Convolutional networks


Performed considerably better than the state of the art at the time. Has 60 million parameters, 650,000 neurons and includes five convolutional layers.

The two ‘streams’ shown in the paper only exist to allow training on two GPUs.


CNN that won the ILSVRC 2014 challenge. Composed of 9 inception layers.


A basic convolutional network, historically used for the MNIST dataset.

Residual network (ResNet)

An architecture that uses skip connections to create very deep networks. The original paper achieved 152 layers, 8 times deeper than VGG nets. Used for image recognition, winning first place in the ILSVRC 2015 classification task. Residual connections can also be used to create deeper RNNs such as Google’s 16-layer RNN encoder-decoder (Wu et al., 2016).

Uses shortcut connections performing the identity mapping, which are added to the outputs of the stacked layers. Each residual block uses the equation:

x = f(x) + x

where f is a sequence of layers such as convolutions and nonlinearities.


There are a number of hypothesized reasons for why residual networks are effective:

  • Shorter paths: The skip connections provide short paths between the input and output, making residual networks able to avoid the vanishing gradient problem more easily.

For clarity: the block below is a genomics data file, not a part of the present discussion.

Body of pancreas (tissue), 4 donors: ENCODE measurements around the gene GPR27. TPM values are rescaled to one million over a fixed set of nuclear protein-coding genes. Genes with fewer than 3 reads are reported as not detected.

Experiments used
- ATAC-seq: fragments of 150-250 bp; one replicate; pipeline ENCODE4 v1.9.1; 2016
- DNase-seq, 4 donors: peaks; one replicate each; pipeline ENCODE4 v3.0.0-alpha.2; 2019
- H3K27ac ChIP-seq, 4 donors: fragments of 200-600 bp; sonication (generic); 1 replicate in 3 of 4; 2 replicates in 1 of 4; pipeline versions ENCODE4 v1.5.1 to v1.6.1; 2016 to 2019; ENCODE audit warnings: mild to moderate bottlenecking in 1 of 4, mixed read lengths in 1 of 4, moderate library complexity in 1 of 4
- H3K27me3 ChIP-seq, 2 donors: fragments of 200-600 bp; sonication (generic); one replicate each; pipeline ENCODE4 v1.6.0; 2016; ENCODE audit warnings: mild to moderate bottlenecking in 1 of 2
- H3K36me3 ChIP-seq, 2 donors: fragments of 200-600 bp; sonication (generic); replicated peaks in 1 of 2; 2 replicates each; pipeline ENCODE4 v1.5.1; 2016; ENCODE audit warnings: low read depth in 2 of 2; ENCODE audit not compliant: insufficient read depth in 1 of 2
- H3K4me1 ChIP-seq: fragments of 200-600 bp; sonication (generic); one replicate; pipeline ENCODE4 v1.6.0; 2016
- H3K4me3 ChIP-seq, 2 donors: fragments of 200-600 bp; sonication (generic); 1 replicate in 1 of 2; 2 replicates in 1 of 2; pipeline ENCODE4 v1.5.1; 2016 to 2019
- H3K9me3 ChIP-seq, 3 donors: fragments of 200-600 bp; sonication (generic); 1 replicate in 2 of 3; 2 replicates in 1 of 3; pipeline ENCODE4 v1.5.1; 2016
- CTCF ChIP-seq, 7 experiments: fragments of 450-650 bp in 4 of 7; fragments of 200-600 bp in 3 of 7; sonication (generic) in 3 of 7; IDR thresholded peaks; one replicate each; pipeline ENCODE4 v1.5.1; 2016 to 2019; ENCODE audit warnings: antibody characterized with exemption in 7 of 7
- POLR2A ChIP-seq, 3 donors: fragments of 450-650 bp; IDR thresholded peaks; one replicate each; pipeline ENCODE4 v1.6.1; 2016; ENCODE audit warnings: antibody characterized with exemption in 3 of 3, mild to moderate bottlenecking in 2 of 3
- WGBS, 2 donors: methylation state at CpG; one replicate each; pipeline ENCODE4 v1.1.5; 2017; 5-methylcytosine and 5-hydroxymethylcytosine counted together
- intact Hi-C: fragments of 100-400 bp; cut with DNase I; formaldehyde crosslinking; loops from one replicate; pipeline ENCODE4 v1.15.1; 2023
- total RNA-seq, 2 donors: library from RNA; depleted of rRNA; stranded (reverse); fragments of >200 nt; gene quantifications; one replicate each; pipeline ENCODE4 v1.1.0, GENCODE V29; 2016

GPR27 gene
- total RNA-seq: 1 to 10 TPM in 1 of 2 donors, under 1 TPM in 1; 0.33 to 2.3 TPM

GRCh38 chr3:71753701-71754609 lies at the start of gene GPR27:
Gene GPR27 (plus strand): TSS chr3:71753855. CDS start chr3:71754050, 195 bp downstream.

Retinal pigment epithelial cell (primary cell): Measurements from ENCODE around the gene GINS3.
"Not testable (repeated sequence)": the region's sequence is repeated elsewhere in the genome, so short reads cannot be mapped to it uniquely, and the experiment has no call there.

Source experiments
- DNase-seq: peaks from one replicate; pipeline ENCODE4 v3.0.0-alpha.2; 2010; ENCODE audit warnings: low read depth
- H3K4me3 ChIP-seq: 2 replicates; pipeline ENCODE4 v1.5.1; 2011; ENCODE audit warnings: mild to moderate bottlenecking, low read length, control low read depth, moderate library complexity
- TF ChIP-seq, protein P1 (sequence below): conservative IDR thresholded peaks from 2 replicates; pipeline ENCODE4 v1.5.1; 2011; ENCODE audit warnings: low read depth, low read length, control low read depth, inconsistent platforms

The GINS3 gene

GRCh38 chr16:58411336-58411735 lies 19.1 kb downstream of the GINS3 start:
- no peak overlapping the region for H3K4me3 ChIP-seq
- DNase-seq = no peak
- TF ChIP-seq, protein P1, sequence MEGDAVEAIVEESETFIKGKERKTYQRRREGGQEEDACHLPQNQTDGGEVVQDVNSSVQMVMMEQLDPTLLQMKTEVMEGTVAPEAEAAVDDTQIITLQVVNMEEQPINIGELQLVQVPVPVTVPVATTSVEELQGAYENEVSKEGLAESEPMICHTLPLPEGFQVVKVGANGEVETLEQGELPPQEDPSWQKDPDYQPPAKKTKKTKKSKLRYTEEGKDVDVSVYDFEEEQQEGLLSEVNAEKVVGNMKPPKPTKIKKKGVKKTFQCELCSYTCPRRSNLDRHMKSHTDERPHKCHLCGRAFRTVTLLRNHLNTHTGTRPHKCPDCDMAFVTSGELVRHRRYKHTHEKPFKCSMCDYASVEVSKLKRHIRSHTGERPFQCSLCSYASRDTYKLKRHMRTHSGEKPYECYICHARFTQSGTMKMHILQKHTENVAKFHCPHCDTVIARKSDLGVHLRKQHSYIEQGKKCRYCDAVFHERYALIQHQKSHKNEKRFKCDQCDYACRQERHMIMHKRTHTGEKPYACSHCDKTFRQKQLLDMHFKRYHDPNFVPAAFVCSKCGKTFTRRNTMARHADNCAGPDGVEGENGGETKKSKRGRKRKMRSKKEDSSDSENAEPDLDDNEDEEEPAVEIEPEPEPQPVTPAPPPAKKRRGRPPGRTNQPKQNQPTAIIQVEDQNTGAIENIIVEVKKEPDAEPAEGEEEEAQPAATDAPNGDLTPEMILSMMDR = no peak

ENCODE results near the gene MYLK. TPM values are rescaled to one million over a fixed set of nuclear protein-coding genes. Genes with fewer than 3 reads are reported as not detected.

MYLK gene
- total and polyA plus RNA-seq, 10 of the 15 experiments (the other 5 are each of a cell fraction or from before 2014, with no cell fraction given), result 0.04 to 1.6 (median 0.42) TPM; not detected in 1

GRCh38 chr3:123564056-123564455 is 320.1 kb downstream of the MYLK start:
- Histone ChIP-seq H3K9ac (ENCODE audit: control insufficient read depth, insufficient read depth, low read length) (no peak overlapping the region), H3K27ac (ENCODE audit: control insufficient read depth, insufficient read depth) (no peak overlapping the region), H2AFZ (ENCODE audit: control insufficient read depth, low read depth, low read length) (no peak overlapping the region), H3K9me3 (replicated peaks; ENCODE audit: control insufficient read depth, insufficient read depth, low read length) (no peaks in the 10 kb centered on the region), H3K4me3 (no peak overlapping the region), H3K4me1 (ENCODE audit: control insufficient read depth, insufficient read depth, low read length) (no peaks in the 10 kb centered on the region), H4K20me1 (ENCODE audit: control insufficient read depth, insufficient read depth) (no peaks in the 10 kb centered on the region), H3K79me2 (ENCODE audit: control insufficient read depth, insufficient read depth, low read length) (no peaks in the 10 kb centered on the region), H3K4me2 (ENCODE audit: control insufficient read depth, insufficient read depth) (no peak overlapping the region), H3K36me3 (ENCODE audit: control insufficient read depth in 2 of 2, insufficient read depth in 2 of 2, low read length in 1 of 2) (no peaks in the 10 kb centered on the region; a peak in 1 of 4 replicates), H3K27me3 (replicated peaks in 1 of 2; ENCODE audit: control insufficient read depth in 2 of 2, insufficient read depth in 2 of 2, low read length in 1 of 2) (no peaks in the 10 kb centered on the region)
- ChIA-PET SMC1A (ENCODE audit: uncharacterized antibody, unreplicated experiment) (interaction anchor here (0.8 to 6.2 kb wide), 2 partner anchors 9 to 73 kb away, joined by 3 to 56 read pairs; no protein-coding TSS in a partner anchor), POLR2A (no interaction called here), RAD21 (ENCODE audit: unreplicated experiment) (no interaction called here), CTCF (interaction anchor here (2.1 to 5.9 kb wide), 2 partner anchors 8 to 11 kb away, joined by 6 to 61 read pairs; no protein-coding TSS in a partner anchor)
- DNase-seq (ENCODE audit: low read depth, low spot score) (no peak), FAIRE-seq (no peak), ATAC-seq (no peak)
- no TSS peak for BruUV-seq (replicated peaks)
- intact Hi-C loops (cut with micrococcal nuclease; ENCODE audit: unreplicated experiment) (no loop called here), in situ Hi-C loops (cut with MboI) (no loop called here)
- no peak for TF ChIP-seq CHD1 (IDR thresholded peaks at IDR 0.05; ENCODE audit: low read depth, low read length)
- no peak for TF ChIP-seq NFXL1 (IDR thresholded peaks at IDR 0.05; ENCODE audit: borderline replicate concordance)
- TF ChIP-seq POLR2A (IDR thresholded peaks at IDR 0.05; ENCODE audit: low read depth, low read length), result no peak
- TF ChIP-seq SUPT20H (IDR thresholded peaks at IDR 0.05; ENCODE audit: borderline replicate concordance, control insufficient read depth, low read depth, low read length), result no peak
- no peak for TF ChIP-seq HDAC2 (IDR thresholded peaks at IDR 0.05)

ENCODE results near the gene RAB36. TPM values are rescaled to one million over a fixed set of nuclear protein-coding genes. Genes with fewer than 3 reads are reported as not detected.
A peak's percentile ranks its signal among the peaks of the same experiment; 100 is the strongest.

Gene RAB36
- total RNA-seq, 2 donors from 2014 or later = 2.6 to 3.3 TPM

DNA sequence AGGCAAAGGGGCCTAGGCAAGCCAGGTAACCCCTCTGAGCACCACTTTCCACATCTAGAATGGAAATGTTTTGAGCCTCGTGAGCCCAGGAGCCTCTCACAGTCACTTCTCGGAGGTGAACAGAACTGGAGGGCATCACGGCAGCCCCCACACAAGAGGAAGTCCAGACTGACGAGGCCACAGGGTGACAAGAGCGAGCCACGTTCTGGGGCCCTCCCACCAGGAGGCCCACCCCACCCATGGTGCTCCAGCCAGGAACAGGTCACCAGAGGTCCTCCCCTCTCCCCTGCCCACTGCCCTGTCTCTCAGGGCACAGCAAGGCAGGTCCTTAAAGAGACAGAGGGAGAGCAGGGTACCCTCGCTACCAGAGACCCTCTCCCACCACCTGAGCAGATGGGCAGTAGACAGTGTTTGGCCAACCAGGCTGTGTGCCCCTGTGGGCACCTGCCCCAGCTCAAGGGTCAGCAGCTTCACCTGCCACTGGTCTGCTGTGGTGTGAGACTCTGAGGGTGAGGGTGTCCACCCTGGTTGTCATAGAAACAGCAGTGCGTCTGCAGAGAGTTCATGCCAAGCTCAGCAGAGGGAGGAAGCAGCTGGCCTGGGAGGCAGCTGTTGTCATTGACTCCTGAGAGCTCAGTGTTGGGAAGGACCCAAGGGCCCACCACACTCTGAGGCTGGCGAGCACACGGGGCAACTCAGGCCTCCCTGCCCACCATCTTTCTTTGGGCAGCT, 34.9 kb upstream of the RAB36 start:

• Increased depth: As a result of the reduced vanishing gradients problem ResNets can be trained with more layers, enabling more sophisticated functions to be learnt.
  • Ensembling effect: Veit et al. (2016) demonstrate that a residual network can be seen as an ensemble of sub-networks of different lengths.

Comparison with Highway Networks

Highway Networks, Srivastava et al (2015) also use skip connections to attempt to make it easier to train very deep networks. In contrast to Residual Networks their connections are gated as follows:

y = H(x, W_H) \cdot T(x, W_T) + x \cdot (1 - T(x, W_T))

Comparisons between the accuracies of the two approaches suggest the gating is not useful and so is detrimental overall as it increases the number of parameters and the computational complexity of the network.


A CNN that secured the first and second place in the 2014 ImageNet localization and classification tracks, respectively. VGG stands for the team which submitted the model, Oxford’s Visual Geometry Group. The VGG model consists of 16–19 weight layers and uses small convolutional filters of size 3x3 and 1x1.